Newly-formed Karuizawa Distillers has unveiled plans to build a new Japanese whisky distillery in Komoro, which is due to begin production in 2022.
Karuizawa Distillers was formed by CEO Koji Shimaoka with the aim of constructing a ‘state-of-the-art’ distillery that could ‘honour’ the Karuizawa name.
The Karuizawa distillery closed its doors in 2010 and was demolished in 2012. Since its closure, some of the remaining casks of Karuizawa whisky have been bottled and regularly reach record prices at auction.
Through its proposed Komoro Distillery, Karuizawa Distillers hopes to “protect the legacy” of the Japanese brand, while producing single malt “in the most environmentally friendly way possible”.
Shimaoka said: ‘Karuizawa whisky is a global symbol of the rich nature and history of our local area. I want to protect and honour this great name, whilst creating a new legend in the place I have called home for over 20 years.”
Construction of the Komoro Distillery is due to commence in early 2021 and distilling is set to begin in spring 2022.
The distillery claims to be the highest in Japan at 910 metres above sea level and will be situated just five miles from the original Karuizawa Distillery site.
Production capacity at the new facility will be limited and the proposed annual output will be one tenth that of Yamazaki.
Former Kavalan whisky maker Ian Chang has also joined the project as vice president, master blender and distiller for the new Komoro Distillery.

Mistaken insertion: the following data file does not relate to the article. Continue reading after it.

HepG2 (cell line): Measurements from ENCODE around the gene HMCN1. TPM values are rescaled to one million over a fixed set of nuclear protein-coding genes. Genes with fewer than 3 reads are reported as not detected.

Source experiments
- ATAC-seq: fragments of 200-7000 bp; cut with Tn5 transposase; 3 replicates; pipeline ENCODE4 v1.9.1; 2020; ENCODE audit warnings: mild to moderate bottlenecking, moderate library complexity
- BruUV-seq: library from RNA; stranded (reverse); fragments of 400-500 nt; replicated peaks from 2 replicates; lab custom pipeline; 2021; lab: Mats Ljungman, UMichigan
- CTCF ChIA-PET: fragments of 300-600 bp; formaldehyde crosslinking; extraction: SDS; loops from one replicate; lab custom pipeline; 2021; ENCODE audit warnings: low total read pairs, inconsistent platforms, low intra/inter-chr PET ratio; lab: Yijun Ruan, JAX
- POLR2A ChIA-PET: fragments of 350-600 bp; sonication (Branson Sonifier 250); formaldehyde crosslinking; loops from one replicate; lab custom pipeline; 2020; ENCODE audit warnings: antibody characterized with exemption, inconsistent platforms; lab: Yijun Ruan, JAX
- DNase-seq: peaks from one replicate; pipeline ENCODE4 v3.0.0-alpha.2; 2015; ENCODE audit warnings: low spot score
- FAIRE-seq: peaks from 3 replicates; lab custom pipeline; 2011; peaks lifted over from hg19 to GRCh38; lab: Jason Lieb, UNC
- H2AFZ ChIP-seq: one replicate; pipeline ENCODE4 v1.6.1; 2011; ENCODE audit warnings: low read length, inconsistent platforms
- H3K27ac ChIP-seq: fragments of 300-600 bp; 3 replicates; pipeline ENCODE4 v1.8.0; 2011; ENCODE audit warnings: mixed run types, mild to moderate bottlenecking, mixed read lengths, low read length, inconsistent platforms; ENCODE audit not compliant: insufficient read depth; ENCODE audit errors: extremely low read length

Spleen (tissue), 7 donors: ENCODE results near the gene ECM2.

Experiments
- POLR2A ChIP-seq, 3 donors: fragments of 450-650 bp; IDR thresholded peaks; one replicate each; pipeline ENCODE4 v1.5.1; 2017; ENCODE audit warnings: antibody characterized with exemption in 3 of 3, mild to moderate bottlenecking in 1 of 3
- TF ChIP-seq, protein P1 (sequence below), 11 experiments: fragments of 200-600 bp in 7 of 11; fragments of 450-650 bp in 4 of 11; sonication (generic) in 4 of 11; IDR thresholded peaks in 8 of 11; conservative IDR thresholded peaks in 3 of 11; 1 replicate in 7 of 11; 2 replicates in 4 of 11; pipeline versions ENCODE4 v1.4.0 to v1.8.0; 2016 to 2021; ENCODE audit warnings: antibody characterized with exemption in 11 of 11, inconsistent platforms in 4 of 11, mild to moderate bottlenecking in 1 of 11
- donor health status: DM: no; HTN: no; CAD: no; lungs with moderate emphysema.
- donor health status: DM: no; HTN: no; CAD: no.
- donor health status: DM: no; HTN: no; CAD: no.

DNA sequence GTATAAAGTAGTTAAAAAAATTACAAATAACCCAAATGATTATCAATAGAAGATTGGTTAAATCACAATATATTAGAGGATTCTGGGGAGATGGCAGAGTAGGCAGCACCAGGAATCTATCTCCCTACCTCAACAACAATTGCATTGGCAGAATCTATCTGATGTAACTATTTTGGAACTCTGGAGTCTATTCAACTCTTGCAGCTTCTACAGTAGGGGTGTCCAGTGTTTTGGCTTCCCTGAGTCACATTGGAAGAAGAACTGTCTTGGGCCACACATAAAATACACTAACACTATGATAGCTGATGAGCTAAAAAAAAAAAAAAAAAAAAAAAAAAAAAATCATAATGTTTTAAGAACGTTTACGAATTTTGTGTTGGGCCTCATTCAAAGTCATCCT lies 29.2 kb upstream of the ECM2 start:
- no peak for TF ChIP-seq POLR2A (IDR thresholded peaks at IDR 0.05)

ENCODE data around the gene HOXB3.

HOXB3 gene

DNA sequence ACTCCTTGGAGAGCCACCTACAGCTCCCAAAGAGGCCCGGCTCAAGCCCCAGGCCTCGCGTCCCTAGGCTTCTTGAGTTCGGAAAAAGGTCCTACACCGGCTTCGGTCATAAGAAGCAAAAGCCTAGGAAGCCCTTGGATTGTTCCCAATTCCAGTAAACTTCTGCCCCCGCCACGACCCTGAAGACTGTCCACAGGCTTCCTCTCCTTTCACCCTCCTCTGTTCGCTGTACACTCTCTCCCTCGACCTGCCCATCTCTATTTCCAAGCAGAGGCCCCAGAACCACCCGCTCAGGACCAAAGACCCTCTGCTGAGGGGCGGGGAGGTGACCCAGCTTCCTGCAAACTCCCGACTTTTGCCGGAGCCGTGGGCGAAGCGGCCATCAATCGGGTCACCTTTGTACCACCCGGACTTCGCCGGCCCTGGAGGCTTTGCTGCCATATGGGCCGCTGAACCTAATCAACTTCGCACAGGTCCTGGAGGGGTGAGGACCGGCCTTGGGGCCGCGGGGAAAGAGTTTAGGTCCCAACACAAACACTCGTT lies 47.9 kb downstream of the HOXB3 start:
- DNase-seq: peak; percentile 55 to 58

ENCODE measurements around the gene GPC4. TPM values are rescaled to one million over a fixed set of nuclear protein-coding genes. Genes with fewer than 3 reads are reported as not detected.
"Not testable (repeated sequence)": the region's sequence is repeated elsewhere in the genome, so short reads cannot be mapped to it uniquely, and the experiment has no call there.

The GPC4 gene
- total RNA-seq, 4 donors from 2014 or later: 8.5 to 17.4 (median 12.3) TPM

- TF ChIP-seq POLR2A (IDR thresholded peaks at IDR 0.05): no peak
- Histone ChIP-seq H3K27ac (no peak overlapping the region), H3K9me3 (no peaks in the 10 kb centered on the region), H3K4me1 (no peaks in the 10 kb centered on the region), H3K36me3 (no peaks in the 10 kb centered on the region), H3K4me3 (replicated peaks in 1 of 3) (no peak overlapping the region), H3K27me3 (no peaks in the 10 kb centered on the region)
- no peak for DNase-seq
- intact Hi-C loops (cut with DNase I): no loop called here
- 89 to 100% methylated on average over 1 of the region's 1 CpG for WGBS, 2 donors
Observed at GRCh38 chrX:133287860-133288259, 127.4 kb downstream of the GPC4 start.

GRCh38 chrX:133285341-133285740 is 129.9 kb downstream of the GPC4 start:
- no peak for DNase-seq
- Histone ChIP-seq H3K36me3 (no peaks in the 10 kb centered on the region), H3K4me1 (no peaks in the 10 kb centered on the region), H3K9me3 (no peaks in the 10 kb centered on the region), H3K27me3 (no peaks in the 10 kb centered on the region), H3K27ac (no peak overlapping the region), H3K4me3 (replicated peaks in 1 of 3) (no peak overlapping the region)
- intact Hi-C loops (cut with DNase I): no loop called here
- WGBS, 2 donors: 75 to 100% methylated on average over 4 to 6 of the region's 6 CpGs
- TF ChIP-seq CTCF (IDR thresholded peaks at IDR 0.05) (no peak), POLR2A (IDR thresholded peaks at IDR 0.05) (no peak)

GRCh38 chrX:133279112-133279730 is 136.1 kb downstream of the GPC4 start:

Chang will manage the full production process including a wood maturation programme that will utilise mizunara Japanese oak, Sherry casks and shaved, toasted and recharred (STR) barrels.
He said: “I am very excited to be able to continue my passion for whisky making in such a well-respected whisky market as Japan. My late mentor, of 12 years, Dr Jim Swan, always said that whisky making is about the perfect fusion of the right people in the right place, at the right time.
“I know that with the incredible team we have in place, the abundant local natural resources, and the commitment from the local government, we can bring a brand new chapter of world-class whisky making back to the Karuizawa region.”
The new plans come just months after Tao Shuzo revealed plans to revive the Hanyu Distillery next year.
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Author: Owen Bellwood